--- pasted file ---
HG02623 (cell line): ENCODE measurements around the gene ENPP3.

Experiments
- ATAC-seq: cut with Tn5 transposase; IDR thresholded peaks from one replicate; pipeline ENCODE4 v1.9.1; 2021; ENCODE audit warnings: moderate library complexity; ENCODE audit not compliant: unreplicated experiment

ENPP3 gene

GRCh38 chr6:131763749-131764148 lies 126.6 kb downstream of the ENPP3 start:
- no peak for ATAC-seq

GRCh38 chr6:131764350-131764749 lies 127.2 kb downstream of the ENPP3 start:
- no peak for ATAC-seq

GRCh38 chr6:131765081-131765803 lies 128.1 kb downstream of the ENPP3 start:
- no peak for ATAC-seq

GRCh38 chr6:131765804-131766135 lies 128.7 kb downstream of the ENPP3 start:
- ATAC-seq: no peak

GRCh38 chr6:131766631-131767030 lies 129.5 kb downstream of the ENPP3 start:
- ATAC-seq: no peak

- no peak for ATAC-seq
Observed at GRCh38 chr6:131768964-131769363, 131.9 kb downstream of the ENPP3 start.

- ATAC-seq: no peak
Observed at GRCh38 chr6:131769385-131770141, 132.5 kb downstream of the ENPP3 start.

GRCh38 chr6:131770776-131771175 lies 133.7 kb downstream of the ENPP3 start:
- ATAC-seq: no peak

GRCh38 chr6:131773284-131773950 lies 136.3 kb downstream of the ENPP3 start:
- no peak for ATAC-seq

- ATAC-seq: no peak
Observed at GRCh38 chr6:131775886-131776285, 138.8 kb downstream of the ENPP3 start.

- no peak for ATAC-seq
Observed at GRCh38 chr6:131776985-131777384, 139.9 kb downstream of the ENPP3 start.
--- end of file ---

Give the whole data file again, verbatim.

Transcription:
HG02623 (cell line): ENCODE measurements around the gene ENPP3.

Experiments
- ATAC-seq: cut with Tn5 transposase; IDR thresholded peaks from one replicate; pipeline ENCODE4 v1.9.1; 2021; ENCODE audit warnings: moderate library complexity; ENCODE audit not compliant: unreplicated experiment

ENPP3 gene

GRCh38 chr6:131763749-131764148 lies 126.6 kb downstream of the ENPP3 start:
- no peak for ATAC-seq

GRCh38 chr6:131764350-131764749 lies 127.2 kb downstream of the ENPP3 start:
- no peak for ATAC-seq

GRCh38 chr6:131765081-131765803 lies 128.1 kb downstream of the ENPP3 start:
- no peak for ATAC-seq

GRCh38 chr6:131765804-131766135 lies 128.7 kb downstream of the ENPP3 start:
- ATAC-seq: no peak

GRCh38 chr6:131766631-131767030 lies 129.5 kb downstream of the ENPP3 start:
- ATAC-seq: no peak

- no peak for ATAC-seq
Observed at GRCh38 chr6:131768964-131769363, 131.9 kb downstream of the ENPP3 start.

- ATAC-seq: no peak
Observed at GRCh38 chr6:131769385-131770141, 132.5 kb downstream of the ENPP3 start.

GRCh38 chr6:131770776-131771175 lies 133.7 kb downstream of the ENPP3 start:
- ATAC-seq: no peak

GRCh38 chr6:131773284-131773950 lies 136.3 kb downstream of the ENPP3 start:
- no peak for ATAC-seq

- ATAC-seq: no peak
Observed at GRCh38 chr6:131775886-131776285, 138.8 kb downstream of the ENPP3 start.

- no peak for ATAC-seq
Observed at GRCh38 chr6:131776985-131777384, 139.9 kb downstream of the ENPP3 start.